Romily Ulvestad Wiki
Romily Ulvestad Biography
A student committed suicide in the confinement after a series of failures by the University of Edinburgh, who knew she was struggling with her mental health, but did not warn her parents.
Romily Ulvestad, 21, was found dead at the home of her mother and her father in London four days after her birthday in April last year.
The West London Inland Coroner’s Court heard that Miss Ulvestad, known to her friends as Romy, had been a part-time model.
Her investigation was told that several university departments knew that she was struggling with mental health issues and her work, but had not warned her family.
The faculty admitted that they had carried out their own internal review of her after her death, that they had identified gaps in support, including this missed opportunity to alert her parents.
A university spokesperson told MailOnline: ‘The University’s thoughts are with Romily Ulvestad’s family and friends after her death.
‘Losing someone so young and full of promise is a tragedy and we are all shocked and deeply saddened by what happened.
Romily Ulvestad Age
Romily Ulvestad, 21, was found dead at her mother and father’s home in London four days after her birthday in April last year.
Romily Ulvestad, 21, was struggling at university and took her own life last year in London
“The University undertook a review of the case of our own free will, as we felt it was absolutely the right thing to do in the circumstances. Our own internal investigations identified gaps in our support for Romily, and we are deeply sorry. It is important that we recognize and accept when there have been failures, as there have been in this case.
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“We will learn from these and continue to implement the necessary changes to ensure that such gaps in the support systems we offer our students do not occur in the future. Our review identified a number of improvements that should be made. A high-level team has been appointed to oversee the implementation of these recommendations, some of which have already been implemented.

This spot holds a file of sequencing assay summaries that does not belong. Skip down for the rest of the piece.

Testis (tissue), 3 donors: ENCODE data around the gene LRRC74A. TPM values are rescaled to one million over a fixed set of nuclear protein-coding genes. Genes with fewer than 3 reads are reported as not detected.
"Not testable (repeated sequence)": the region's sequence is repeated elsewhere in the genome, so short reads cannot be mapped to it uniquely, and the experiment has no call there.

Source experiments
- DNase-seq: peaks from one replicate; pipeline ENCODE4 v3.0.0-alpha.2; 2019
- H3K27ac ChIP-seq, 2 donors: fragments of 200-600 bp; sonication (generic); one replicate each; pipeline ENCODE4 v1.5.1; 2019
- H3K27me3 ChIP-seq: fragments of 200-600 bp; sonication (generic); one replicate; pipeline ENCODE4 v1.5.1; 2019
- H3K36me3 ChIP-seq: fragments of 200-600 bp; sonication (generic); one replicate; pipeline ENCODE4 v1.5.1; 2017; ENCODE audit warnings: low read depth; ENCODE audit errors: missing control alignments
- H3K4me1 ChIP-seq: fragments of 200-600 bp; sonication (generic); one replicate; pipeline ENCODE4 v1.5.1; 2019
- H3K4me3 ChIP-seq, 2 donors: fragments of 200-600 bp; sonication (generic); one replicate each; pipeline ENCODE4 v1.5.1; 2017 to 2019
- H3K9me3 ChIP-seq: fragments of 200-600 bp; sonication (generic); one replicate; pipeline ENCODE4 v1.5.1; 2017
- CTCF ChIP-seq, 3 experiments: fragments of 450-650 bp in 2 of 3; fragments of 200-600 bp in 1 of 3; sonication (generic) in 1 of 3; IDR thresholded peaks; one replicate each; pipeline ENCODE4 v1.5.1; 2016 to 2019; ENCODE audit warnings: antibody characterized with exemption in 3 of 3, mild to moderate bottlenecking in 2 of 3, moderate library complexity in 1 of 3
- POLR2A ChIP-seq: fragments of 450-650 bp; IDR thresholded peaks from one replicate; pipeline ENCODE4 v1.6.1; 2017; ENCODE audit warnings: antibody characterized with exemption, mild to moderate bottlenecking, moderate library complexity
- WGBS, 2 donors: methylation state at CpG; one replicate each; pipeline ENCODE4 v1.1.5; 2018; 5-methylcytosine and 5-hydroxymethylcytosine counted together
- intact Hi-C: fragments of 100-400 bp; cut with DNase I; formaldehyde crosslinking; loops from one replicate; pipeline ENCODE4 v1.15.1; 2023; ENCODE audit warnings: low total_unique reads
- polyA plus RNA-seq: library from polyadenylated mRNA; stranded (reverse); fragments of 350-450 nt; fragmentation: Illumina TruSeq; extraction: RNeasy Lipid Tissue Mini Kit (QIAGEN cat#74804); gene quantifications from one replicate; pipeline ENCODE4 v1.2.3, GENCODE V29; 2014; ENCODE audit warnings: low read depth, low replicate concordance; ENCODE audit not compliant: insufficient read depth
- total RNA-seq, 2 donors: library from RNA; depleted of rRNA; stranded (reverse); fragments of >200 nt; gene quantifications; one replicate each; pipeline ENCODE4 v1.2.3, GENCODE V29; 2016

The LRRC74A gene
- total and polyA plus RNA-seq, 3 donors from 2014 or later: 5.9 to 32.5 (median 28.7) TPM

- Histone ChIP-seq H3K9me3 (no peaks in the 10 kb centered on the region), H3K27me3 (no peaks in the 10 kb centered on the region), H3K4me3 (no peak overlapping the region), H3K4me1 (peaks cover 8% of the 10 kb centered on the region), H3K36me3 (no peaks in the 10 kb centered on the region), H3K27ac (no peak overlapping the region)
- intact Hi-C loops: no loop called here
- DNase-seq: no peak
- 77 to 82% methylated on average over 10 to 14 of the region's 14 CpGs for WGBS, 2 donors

‘The well-being and safety of our students is of the utmost importance, we continue to invest very significantly in supporting mental health and well-being in particular, and we have a wide range of policies, procedures, and services in place to ensure they receive the right Help needed whenever you are faced with challenges and periods of difficulty, whether pastoral or academic.
“These policies and practices are under regular review, as they have been in this case, and we will always make changes when necessary to improve the service we provide.”
The Guardian reported that the investigation
The Guardian reported that the investigation said that Miss Ulvestad had completed a successful first year in Edinburgh reading classics.
But her problems started in her second and in December 2018 she visited a doctor and asked him to take her tests again.
She made two of the ‘special circumstances’ requests, referring to her mental health, in addition to requesting extensions to the courses.
It was reported that the investigation told her that she missed her 2019 summer exams and that she did not attend a meeting with her personal tutor two months before her death.
Although the university was unable to locate her, concerns about her well-being did not increase.
Ms. Ulverstad’s mother, Libby, said: “By not informing us what was happening, we were denied the right to parent our son.
‘If I had known what was going on with her, I would have tried to get her all the support that she clearly desperately needed. But we will never get the chance to raise her again.
‘I’m going to spend the rest of my life wondering if they have behaved differently, if my daughter’s life could have continued. Maybe not. We may not have changed it, but I would have liked to be given the opportunity.
The university’s internal review is said to have found that “more could and should have been done.”
The forensic court, also known as the Westminster Coroner’s Court, did not respond to a request for more information, including the verdict of the investigation.
He said contacting her emergency contacts without her permission was “troublesome,” but the review said it should have been considered.
The report said: ‘Contacting a student’s emergency contact without her consent can be problematic.
“ However, it is the team’s opinion that the school should, at the very least, have discussed contacting Romily’s emergency contact as a possible course of action in February and March 2020, given the seriousness of their situation. ” .
Romily Ulvestad Quicks And Facts
- Student and part time model Romily Ulvestad’s inquest was heard this month
- Miss Ulvestad, 21, had struggled with her mental health and missed meetings
- But her Edinburgh University did not alert her family of her problems
- She was found dead at parents’ London home in April four days after birthday